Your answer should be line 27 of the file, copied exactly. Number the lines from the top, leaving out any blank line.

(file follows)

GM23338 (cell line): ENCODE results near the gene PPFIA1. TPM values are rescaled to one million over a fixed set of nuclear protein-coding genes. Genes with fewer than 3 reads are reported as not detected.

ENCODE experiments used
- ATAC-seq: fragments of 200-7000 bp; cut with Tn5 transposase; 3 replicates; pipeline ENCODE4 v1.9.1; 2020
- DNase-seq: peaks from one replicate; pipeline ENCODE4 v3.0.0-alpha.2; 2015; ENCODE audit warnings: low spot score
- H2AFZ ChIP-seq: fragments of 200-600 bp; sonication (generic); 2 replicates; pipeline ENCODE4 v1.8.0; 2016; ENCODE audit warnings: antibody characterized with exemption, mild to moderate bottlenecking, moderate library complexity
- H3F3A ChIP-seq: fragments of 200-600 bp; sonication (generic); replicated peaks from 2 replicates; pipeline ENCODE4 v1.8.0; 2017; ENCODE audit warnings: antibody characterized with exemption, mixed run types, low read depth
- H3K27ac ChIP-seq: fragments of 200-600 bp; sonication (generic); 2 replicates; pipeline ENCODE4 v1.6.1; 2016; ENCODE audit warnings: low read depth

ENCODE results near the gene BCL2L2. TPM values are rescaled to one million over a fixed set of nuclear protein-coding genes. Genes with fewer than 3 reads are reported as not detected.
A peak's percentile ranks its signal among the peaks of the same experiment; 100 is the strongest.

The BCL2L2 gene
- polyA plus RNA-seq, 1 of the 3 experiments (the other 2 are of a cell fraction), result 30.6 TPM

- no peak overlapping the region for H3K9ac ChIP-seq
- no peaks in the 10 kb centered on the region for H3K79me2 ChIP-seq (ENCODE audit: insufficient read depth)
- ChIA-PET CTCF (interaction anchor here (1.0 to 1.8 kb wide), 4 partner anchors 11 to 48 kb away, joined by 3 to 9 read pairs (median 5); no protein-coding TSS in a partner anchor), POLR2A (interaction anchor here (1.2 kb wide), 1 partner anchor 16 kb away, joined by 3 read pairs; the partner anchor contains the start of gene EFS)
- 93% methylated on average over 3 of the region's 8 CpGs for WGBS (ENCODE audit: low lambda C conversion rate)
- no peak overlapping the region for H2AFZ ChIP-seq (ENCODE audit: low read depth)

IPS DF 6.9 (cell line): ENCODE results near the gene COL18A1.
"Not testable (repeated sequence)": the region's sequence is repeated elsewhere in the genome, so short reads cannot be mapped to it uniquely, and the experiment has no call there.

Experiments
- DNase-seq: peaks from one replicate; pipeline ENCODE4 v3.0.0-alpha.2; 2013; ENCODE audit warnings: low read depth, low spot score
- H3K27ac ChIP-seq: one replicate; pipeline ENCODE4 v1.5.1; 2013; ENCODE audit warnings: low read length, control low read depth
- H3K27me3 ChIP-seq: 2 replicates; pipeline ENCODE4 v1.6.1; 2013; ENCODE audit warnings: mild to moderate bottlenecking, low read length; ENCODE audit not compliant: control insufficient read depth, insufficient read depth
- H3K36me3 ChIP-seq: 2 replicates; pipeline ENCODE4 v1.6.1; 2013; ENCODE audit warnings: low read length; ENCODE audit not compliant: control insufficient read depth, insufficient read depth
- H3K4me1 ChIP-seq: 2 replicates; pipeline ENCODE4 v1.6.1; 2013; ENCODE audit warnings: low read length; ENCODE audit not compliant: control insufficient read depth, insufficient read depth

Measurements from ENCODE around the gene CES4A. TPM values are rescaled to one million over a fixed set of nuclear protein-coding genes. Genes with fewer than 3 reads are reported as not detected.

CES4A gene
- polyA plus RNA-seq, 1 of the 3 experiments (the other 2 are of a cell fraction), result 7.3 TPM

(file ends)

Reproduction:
- polyA plus RNA-seq, 1 of the 3 experiments (the other 2 are of a cell fraction), result 7.3 TPM